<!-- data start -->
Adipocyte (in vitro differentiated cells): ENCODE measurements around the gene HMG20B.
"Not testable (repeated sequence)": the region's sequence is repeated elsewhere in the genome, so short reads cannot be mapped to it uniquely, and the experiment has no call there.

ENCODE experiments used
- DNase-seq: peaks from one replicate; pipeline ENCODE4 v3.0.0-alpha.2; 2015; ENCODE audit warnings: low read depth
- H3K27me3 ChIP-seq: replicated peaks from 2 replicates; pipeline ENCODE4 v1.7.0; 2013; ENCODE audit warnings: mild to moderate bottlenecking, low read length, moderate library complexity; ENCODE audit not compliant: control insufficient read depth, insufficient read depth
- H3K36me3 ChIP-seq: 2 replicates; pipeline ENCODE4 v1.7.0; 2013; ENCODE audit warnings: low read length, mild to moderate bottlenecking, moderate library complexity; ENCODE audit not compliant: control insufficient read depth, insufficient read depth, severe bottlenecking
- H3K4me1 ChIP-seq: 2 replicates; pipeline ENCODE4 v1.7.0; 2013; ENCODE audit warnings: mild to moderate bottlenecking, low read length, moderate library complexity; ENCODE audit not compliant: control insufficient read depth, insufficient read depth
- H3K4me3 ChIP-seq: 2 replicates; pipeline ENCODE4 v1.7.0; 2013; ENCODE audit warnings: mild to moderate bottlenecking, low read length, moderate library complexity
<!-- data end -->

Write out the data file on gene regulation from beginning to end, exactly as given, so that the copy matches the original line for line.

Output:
Adipocyte (in vitro differentiated cells): ENCODE measurements around the gene HMG20B.
"Not testable (repeated sequence)": the region's sequence is repeated elsewhere in the genome, so short reads cannot be mapped to it uniquely, and the experiment has no call there.

ENCODE experiments used
- DNase-seq: peaks from one replicate; pipeline ENCODE4 v3.0.0-alpha.2; 2015; ENCODE audit warnings: low read depth
- H3K27me3 ChIP-seq: replicated peaks from 2 replicates; pipeline ENCODE4 v1.7.0; 2013; ENCODE audit warnings: mild to moderate bottlenecking, low read length, moderate library complexity; ENCODE audit not compliant: control insufficient read depth, insufficient read depth
- H3K36me3 ChIP-seq: 2 replicates; pipeline ENCODE4 v1.7.0; 2013; ENCODE audit warnings: low read length, mild to moderate bottlenecking, moderate library complexity; ENCODE audit not compliant: control insufficient read depth, insufficient read depth, severe bottlenecking
- H3K4me1 ChIP-seq: 2 replicates; pipeline ENCODE4 v1.7.0; 2013; ENCODE audit warnings: mild to moderate bottlenecking, low read length, moderate library complexity; ENCODE audit not compliant: control insufficient read depth, insufficient read depth
- H3K4me3 ChIP-seq: 2 replicates; pipeline ENCODE4 v1.7.0; 2013; ENCODE audit warnings: mild to moderate bottlenecking, low read length, moderate library complexity